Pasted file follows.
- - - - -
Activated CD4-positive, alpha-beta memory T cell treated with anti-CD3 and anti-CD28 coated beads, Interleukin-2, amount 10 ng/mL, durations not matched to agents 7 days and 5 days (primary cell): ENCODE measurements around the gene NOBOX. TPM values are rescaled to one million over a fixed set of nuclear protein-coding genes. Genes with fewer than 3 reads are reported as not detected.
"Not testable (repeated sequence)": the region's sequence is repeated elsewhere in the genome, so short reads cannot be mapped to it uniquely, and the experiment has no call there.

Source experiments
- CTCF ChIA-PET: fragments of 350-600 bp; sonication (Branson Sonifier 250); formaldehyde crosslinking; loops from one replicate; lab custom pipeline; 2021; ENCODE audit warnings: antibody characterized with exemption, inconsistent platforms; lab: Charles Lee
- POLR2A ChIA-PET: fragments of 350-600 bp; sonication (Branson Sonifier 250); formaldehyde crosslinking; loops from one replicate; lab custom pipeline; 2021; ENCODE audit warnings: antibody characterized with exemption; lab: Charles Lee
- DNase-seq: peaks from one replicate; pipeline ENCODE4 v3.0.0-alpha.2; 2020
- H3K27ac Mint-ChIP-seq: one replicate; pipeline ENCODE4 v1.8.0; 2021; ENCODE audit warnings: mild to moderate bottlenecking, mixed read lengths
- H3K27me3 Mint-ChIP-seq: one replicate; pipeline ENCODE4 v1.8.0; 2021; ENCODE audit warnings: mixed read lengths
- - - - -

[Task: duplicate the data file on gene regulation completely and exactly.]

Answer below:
Activated CD4-positive, alpha-beta memory T cell treated with anti-CD3 and anti-CD28 coated beads, Interleukin-2, amount 10 ng/mL, durations not matched to agents 7 days and 5 days (primary cell): ENCODE measurements around the gene NOBOX. TPM values are rescaled to one million over a fixed set of nuclear protein-coding genes. Genes with fewer than 3 reads are reported as not detected.
"Not testable (repeated sequence)": the region's sequence is repeated elsewhere in the genome, so short reads cannot be mapped to it uniquely, and the experiment has no call there.

Source experiments
- CTCF ChIA-PET: fragments of 350-600 bp; sonication (Branson Sonifier 250); formaldehyde crosslinking; loops from one replicate; lab custom pipeline; 2021; ENCODE audit warnings: antibody characterized with exemption, inconsistent platforms; lab: Charles Lee
- POLR2A ChIA-PET: fragments of 350-600 bp; sonication (Branson Sonifier 250); formaldehyde crosslinking; loops from one replicate; lab custom pipeline; 2021; ENCODE audit warnings: antibody characterized with exemption; lab: Charles Lee
- DNase-seq: peaks from one replicate; pipeline ENCODE4 v3.0.0-alpha.2; 2020
- H3K27ac Mint-ChIP-seq: one replicate; pipeline ENCODE4 v1.8.0; 2021; ENCODE audit warnings: mild to moderate bottlenecking, mixed read lengths
- H3K27me3 Mint-ChIP-seq: one replicate; pipeline ENCODE4 v1.8.0; 2021; ENCODE audit warnings: mixed read lengths